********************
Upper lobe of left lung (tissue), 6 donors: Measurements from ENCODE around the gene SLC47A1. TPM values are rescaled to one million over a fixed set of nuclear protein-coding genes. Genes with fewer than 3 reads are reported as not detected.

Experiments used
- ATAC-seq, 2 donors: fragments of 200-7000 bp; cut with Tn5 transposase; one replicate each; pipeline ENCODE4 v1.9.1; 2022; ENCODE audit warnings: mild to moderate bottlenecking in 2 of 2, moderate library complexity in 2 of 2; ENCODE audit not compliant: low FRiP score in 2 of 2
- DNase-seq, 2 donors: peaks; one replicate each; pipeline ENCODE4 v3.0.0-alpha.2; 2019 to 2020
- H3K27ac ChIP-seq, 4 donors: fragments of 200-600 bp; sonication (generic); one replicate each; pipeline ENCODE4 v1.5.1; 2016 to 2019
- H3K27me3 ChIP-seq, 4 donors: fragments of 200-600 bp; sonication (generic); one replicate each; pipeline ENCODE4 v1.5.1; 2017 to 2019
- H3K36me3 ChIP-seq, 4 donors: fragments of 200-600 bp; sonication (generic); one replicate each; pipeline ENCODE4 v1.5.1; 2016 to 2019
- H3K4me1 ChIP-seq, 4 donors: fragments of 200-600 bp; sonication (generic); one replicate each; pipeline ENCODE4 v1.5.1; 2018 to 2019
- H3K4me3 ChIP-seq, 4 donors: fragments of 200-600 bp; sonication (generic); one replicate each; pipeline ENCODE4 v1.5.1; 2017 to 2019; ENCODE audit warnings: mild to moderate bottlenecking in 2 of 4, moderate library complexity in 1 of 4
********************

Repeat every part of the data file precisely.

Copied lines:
Upper lobe of left lung (tissue), 6 donors: Measurements from ENCODE around the gene SLC47A1. TPM values are rescaled to one million over a fixed set of nuclear protein-coding genes. Genes with fewer than 3 reads are reported as not detected.

Experiments used
- ATAC-seq, 2 donors: fragments of 200-7000 bp; cut with Tn5 transposase; one replicate each; pipeline ENCODE4 v1.9.1; 2022; ENCODE audit warnings: mild to moderate bottlenecking in 2 of 2, moderate library complexity in 2 of 2; ENCODE audit not compliant: low FRiP score in 2 of 2
- DNase-seq, 2 donors: peaks; one replicate each; pipeline ENCODE4 v3.0.0-alpha.2; 2019 to 2020
- H3K27ac ChIP-seq, 4 donors: fragments of 200-600 bp; sonication (generic); one replicate each; pipeline ENCODE4 v1.5.1; 2016 to 2019
- H3K27me3 ChIP-seq, 4 donors: fragments of 200-600 bp; sonication (generic); one replicate each; pipeline ENCODE4 v1.5.1; 2017 to 2019
- H3K36me3 ChIP-seq, 4 donors: fragments of 200-600 bp; sonication (generic); one replicate each; pipeline ENCODE4 v1.5.1; 2016 to 2019
- H3K4me1 ChIP-seq, 4 donors: fragments of 200-600 bp; sonication (generic); one replicate each; pipeline ENCODE4 v1.5.1; 2018 to 2019
- H3K4me3 ChIP-seq, 4 donors: fragments of 200-600 bp; sonication (generic); one replicate each; pipeline ENCODE4 v1.5.1; 2017 to 2019; ENCODE audit warnings: mild to moderate bottlenecking in 2 of 4, moderate library complexity in 1 of 4